In my hometown of Minneapolis/St. Paul, we are blessed with something not even New York City can boast: a major university and franchises in all four major pro leagues. That’s a lot of sports to watch.
So on a cold snowy night, when it’s time to warm up from a long day of ice fishing (yes, local lakes can be enjoyed without Vikings on party boats), it’s not our multimillion-dollar miscreant crybabies we turn to, but the college kids on ice skates who are playing for the love of the game.
First things first: a non-Midwesterner might struggle to understand why an educated person would pay top dollar to go from the outdoor patch of ice that is the Minnesota winter to an indoor patch occupied by a bunch of college kids. You simply need to be grounded in a more global understanding of sport.
Aside from Chivas, the soccer power from Guadalajara that prides itself on fielding only Mexican-born players, I am unaware of many teams that limit their pool of talent to locals. But until five or six yeas ago, Minnesota’s hockey program survived almost entirely on homegrown players.
“Every kid who plays hockey in the state dreams of being a Minnesota Gopher,” says current Minnesota captain Gino Guyer, who was born in Coleraine, Minn. “I’ve always thought of hockey in Minnesota like football in Texas. It means that much.”
Call it arrogant, misguided, ‘Sota-centric, or whatever, but it worked. See: Herb Brooks, Neil Broten, and the rest of the 1980 Olympic hockey team. Now, only a select few Dakotans and the occasional Wisconsinite are given temporary visas to cross the border and score goals for the greater good that is Gopher hockey.
One must also recall the sights and sounds of fascism in Italy. When the Golden Gophers score, the entire crowd stands up, right arms extended with clinched fists, and spells out M-I-N-N-E-S-O-T-A, accentuating each letter with a punch to the air. The salute lasts about 15 seconds and ends with a twirl of the right arm above the head and a final exclamatory punch forward.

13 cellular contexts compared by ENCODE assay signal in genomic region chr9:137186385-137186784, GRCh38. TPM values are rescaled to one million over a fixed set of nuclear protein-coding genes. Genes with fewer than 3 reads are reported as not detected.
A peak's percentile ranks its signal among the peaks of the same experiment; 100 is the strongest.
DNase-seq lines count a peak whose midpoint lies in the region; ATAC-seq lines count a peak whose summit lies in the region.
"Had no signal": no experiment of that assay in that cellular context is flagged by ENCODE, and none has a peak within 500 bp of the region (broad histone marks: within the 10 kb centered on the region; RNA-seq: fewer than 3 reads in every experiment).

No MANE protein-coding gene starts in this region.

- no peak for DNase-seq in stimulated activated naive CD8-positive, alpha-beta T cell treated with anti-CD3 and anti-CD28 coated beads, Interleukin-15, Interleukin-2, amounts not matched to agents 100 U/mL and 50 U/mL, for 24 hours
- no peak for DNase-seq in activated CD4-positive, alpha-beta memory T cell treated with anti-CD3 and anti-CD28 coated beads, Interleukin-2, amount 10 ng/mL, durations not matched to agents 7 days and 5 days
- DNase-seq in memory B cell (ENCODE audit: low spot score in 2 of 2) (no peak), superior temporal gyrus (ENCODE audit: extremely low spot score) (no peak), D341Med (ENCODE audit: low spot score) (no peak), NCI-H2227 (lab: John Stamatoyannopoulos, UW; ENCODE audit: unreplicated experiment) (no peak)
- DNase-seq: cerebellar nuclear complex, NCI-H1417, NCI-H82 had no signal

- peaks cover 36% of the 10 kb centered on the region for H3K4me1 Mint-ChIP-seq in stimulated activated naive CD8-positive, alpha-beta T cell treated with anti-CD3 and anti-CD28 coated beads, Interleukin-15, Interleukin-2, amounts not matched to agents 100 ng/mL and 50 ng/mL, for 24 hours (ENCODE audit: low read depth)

This can get tiring on a good night, and the casual fan might decide to take a breather. But the dedicated follower in aisle 18, seat 7, the one with the Gophers hat complete with fuzzy protruding ears, will stare at you threateningly.
“It’s a thrill to play in front of a crowd like that,” says Calgary Flames defenseman Jordan Leopold, who manned the Gophers’ blue line from 1998-2002. “There’s a six-year waiting list for season tickets. The building holds 11,000 and it’s sold out every night, every year, every game.”
The college kids in the stands are just as entertaining as the ones on the rink. Piling into the section behind the visitor’s goal, backed by the enormous pep band made up of clarinets from the Iron Range and tubas from the prairie, these kids are tipsy, but witty. I’m sure I’ll change my tune when I begin taking my own son to games, but for now, listening to U of M students chant “Union College” (an opponent) is simply hilarious.
At a recent Gophers game, my father and I were treated to eight goals and thorough home team domination, but something was missing. Yes, it used to be even better.
Across the street from the still sparkling “new” Mariucci Arena, where we sit, is the “old” one. It was our first true sporting love. We are warmed by memories of homemade caramel corn, a low ceiling pocketed with dents from flying pucks, and old clanking radiators that served as warm perches for the cigar-smoking old timers between periods. We gaze longingly at the ramshackle rink. Like the first car we ever owned, she’s a little run-down, but, man, was she fun.
Our nostalgic hallucinations were shattered by an unwitting Union College forward who made the very unfortunate decision to run straight into the Gopher’s goaltender. Five of Minnesota’s more massive players quickly piled on and proceeded to “Eddie Shore” any Union player who came near the fray. With Reg Dunlap glee, the crowd delighted in seeing their own beat the crap out of the liberal arts travelers from upstate New York.
Yes, this all might sound a bit old fashioned and even hooligan, but it gets at the heart of why college sports can be much, well… much more. Most of these kids are not burdened by trying to feed their families on mere millions of dollars. They are having fun. So are we. What is better than that?